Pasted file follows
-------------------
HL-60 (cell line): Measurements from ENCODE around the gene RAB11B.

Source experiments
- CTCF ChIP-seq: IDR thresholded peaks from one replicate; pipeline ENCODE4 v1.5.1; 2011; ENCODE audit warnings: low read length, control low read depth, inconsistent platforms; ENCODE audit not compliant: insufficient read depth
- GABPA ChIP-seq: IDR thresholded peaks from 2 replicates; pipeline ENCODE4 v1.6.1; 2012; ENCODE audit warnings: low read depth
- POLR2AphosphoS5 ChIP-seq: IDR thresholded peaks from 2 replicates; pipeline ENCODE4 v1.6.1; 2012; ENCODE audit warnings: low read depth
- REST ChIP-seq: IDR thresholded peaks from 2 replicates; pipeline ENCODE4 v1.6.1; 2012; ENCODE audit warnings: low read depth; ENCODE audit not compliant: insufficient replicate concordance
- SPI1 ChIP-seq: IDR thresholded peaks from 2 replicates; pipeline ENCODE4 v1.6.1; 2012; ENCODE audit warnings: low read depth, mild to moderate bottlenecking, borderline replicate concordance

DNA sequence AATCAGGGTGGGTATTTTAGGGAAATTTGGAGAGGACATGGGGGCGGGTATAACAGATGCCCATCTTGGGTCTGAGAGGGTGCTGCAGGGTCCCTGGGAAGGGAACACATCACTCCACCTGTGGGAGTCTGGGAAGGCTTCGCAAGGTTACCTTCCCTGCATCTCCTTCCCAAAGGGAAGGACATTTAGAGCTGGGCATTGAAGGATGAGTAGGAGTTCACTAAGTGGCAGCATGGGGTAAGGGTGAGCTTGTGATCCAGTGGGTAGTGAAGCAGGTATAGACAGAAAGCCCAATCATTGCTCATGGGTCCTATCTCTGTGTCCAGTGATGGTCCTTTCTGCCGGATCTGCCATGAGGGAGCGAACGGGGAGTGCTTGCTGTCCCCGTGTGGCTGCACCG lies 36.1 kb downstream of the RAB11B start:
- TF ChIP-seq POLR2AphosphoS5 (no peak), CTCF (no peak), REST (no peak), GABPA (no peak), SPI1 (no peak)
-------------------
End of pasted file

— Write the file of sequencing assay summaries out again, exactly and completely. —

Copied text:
HL-60 (cell line): Measurements from ENCODE around the gene RAB11B.

Source experiments
- CTCF ChIP-seq: IDR thresholded peaks from one replicate; pipeline ENCODE4 v1.5.1; 2011; ENCODE audit warnings: low read length, control low read depth, inconsistent platforms; ENCODE audit not compliant: insufficient read depth
- GABPA ChIP-seq: IDR thresholded peaks from 2 replicates; pipeline ENCODE4 v1.6.1; 2012; ENCODE audit warnings: low read depth
- POLR2AphosphoS5 ChIP-seq: IDR thresholded peaks from 2 replicates; pipeline ENCODE4 v1.6.1; 2012; ENCODE audit warnings: low read depth
- REST ChIP-seq: IDR thresholded peaks from 2 replicates; pipeline ENCODE4 v1.6.1; 2012; ENCODE audit warnings: low read depth; ENCODE audit not compliant: insufficient replicate concordance
- SPI1 ChIP-seq: IDR thresholded peaks from 2 replicates; pipeline ENCODE4 v1.6.1; 2012; ENCODE audit warnings: low read depth, mild to moderate bottlenecking, borderline replicate concordance

DNA sequence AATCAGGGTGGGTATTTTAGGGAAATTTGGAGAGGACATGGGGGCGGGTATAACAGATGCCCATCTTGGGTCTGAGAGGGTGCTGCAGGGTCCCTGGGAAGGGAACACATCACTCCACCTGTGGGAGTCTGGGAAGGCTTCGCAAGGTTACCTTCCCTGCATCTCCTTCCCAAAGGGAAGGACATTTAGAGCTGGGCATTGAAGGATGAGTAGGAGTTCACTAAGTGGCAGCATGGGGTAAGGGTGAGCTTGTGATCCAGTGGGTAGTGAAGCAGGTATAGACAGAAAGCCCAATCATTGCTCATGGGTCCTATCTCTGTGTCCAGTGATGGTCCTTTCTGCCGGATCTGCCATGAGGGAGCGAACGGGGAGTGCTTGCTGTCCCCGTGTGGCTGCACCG lies 36.1 kb downstream of the RAB11B start:
- TF ChIP-seq POLR2AphosphoS5 (no peak), CTCF (no peak), REST (no peak), GABPA (no peak), SPI1 (no peak)